Court of Appeals of Texas, Thirteenth District, Corpus Christi-Edinburg
appeal from the 85th District Court of Brazos County, Texas.
Chief Justice Valdez and Justices Longoria and Hinojosa
Memorandum Opinion by Justice Longoria
L. LONGORIA Justice.
the Texas Department of Public Safety ("the
Department"), argues on appeal that the trial court
erred by granting appellee J.C.D.'s petition for
expunction. We reverse and render.
November 14, 2006, J.C.D. was arrested for robbery and was
later charged by indictment with both robbery and assault
causing bodily injury. See Tex. Penal Code Ann.
§§ 22.01, 29.02 (West, Westlaw through Chapter 49,
2017 R.S.). Pursuant to a plea agreement, the robbery charge
was dismissed, and J.C.D. pleaded guilty to the assault
charge and was sentenced to two years deferred adjudication
February 8, 2016, J.C.D. filed his first amended petition to
expunge the records of his arrest for robbery. In response,
the Department filed an answer denying that J.C.D. was
entitled to an expunction of the arrest because he served a
term of community supervision for the arrest. The trial court
signed an order granting the expunction on March 11, 2016.
The Department then filed this restricted appeal.
Standard of Review
expunction proceedings are typically reviewed under an abuse
of discretion standard, when the trial court's ruling
turns on a question of law, it is reviewed de novo. See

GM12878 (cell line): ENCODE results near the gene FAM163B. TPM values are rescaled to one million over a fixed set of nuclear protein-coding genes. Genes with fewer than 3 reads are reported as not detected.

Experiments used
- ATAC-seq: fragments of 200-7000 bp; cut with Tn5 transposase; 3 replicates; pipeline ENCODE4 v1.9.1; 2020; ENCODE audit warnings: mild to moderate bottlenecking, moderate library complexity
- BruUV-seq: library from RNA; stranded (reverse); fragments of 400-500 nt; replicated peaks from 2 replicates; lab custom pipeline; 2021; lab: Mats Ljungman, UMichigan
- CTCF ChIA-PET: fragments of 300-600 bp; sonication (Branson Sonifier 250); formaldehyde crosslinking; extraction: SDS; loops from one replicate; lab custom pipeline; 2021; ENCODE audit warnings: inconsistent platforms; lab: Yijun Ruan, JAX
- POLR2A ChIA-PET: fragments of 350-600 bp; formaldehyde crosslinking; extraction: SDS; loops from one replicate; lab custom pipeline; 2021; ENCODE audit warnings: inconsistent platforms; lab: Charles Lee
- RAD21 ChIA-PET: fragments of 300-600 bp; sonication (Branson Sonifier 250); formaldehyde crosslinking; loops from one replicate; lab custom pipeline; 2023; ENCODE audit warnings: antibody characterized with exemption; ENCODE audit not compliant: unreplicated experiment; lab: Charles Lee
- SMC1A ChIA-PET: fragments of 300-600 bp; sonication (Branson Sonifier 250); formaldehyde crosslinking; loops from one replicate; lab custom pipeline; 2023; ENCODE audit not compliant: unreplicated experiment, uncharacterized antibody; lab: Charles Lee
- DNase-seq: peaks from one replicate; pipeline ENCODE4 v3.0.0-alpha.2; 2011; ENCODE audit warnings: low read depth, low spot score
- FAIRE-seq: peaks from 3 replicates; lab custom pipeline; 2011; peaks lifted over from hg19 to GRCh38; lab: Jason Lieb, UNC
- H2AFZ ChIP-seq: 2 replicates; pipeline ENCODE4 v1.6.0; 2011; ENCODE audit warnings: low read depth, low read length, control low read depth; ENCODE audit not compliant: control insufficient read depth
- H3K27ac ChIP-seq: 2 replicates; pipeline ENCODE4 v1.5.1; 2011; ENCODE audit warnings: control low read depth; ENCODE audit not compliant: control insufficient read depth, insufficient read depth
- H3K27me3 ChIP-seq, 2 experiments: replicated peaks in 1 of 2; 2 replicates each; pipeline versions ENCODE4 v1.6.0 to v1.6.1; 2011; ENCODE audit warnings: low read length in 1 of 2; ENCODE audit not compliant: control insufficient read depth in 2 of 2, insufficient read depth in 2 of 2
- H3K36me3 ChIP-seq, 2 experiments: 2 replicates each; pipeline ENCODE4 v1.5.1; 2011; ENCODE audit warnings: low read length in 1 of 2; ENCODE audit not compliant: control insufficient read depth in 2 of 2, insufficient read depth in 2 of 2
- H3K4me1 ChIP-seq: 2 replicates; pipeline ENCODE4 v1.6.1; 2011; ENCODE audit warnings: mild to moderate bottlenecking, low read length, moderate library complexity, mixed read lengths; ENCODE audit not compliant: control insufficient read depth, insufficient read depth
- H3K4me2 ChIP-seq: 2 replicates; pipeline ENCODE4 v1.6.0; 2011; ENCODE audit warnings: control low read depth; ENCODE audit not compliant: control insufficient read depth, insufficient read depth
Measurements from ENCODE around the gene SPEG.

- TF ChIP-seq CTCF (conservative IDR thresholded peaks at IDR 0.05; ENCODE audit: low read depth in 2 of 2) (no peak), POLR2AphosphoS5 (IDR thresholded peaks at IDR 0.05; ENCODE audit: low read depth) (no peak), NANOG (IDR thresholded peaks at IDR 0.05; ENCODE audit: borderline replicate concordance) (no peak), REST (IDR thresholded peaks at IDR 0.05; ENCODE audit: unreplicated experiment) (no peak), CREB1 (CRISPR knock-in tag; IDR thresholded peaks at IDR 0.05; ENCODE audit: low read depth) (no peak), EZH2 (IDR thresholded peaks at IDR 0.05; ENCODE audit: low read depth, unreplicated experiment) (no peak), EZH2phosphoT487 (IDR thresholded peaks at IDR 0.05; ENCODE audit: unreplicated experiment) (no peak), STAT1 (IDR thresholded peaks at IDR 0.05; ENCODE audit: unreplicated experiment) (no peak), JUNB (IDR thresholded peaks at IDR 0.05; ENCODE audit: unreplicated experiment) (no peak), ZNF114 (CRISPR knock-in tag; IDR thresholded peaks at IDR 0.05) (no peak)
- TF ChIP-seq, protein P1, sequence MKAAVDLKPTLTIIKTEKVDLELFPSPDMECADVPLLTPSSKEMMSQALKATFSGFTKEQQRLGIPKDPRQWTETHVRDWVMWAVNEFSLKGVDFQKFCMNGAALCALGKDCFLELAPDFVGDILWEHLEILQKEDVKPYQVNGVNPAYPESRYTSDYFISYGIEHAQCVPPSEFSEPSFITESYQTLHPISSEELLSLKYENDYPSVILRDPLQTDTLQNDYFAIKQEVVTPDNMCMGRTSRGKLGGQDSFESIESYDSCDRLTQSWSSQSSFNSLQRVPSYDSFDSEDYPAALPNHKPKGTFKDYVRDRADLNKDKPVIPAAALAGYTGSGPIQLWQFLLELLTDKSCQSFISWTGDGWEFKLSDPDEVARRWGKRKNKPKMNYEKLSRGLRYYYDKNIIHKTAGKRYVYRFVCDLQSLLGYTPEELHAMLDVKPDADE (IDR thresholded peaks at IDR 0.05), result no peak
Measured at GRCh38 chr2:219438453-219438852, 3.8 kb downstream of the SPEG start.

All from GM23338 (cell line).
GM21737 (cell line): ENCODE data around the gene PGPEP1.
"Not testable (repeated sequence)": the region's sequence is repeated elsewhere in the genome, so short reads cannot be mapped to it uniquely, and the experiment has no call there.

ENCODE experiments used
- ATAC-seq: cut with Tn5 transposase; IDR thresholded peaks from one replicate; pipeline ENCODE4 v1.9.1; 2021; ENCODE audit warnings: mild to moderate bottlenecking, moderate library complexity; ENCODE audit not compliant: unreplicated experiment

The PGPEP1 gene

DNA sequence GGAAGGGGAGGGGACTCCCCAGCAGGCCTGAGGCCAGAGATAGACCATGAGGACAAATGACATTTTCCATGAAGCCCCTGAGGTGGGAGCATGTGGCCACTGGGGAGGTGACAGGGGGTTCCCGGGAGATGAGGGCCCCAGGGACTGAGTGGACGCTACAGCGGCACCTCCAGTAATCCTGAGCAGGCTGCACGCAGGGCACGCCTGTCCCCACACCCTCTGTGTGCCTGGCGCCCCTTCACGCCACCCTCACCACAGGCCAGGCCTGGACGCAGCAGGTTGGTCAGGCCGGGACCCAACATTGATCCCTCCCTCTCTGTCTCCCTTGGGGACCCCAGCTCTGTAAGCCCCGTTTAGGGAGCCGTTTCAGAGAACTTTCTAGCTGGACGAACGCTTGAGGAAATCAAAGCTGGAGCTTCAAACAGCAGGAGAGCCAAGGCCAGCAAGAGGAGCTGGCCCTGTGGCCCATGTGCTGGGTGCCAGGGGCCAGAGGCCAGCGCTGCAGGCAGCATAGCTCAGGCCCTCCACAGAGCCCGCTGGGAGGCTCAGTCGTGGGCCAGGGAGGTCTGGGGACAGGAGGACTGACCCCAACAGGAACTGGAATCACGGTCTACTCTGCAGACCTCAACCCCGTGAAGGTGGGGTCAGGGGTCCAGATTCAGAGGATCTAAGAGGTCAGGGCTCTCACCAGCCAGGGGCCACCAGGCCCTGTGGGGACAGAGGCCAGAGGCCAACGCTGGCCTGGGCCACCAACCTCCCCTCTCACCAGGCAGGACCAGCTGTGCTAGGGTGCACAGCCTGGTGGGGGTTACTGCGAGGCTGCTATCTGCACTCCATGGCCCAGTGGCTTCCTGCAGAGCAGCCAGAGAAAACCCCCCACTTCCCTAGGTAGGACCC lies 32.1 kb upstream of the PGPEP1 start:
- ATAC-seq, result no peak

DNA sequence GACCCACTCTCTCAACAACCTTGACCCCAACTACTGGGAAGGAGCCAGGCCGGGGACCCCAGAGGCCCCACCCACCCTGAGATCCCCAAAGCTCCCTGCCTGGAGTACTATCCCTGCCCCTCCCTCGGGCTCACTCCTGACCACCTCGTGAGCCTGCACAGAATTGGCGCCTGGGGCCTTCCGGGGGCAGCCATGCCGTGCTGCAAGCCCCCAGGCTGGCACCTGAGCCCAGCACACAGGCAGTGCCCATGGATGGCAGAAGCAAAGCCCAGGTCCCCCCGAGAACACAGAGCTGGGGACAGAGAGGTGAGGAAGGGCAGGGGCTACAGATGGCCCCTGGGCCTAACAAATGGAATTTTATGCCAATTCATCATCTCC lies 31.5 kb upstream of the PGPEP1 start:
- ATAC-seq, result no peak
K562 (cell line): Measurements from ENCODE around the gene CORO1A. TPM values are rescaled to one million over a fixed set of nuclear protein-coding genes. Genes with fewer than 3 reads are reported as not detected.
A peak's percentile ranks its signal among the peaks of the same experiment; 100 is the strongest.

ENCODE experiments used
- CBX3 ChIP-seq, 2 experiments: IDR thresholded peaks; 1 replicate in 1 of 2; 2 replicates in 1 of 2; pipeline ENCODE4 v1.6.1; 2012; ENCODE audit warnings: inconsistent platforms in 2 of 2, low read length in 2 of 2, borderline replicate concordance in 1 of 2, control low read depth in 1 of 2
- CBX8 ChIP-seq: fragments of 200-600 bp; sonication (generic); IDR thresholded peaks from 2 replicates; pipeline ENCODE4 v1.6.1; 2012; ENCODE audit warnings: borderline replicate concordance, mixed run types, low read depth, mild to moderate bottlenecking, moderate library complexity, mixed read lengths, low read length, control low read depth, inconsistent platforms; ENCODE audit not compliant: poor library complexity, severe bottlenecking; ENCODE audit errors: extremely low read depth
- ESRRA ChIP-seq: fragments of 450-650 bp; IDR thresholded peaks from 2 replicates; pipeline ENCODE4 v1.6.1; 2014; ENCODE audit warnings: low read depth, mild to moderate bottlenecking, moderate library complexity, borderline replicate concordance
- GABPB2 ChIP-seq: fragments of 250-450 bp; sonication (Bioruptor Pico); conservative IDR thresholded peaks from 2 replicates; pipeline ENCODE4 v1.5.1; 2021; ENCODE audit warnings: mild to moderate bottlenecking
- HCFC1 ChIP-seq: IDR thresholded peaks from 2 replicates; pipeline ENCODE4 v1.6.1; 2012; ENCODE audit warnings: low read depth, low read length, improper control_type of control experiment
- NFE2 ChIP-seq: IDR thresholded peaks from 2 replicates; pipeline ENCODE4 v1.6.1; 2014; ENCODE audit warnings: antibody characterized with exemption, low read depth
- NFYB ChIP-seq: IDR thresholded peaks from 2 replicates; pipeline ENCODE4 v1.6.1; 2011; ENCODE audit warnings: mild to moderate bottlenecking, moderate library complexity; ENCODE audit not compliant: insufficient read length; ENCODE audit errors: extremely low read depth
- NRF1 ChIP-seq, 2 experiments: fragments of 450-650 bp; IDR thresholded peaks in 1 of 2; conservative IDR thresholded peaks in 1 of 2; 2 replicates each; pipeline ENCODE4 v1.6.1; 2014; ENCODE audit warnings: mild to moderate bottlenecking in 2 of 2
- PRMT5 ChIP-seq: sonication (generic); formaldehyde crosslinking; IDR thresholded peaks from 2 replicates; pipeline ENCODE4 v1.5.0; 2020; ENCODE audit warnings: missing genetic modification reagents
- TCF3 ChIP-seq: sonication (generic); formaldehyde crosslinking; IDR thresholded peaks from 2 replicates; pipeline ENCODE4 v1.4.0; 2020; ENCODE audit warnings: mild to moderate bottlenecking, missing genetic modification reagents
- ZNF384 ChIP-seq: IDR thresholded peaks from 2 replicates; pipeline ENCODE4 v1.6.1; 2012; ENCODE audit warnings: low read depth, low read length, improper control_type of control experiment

Tex. Dep't of Pub. Safety v. Nail, 305 S.W.3d 673,
678 (Tex. App.-Austin 2010, no pet.); see also Ex parte
T.C., No. 12-13-00138-CV, 2014 WL 4104806, at *3 (Tex.
App.-Tyler Aug. 20, 2014, no pet.) (mem. op.). Under this
standard, we conduct an independent analysis of the record,
giving no deference to the trial court's conclusions.
See Quick v. City of Austin, 7 S.W.3d 109, 116 (Tex.
1998). Statutory construction is also a question of law that
requires de novo review. McIntyre v. Ramirez, 109
S.W.3d 741, 745 (Tex. 2003).
appeal, the Department argues that the trial court improperly
expunged J.C.D.'s record of arrest. Specifically, the
Department argues that: (1) the trial court misinterpreted
the expungement statute; (2) J.C.D. failed to present legally
sufficient evidence that he was entitled to expunction; and
(3) the trial court failed to hold a hearing. We agree with
prevail on a restricted appeal, a party must show: (1) it
filed notice of appeal within six months after the judgment
was signed; (2) it was a party to the underlying action; (3)
it did not participate in the hearing that resulted in the
judgment complained of and did not timely file any
post-judgment motions or requests for findings of fact and
conclusions of law; and (4) error is apparent on the face of
the record. Tex.R.App.P. 26.1(c), 30; Alexander v.
Lynda's Boutique, 134 S.W.3d 845, 848 (Tex. 2004).
Department filed its notice of restricted appeal on September
9, 2016, which was less than six months after the order was
signed on March 11, 2016. Thus, the Department timely filed
its notice of appeal. See Tex. R. App. P. 26.1(c).
The Department was a party to the case and filed an answer,
but it did not participate in the hearing that resulted in
the judgment complained of or file any post-judgment motions.
See Alexander, ...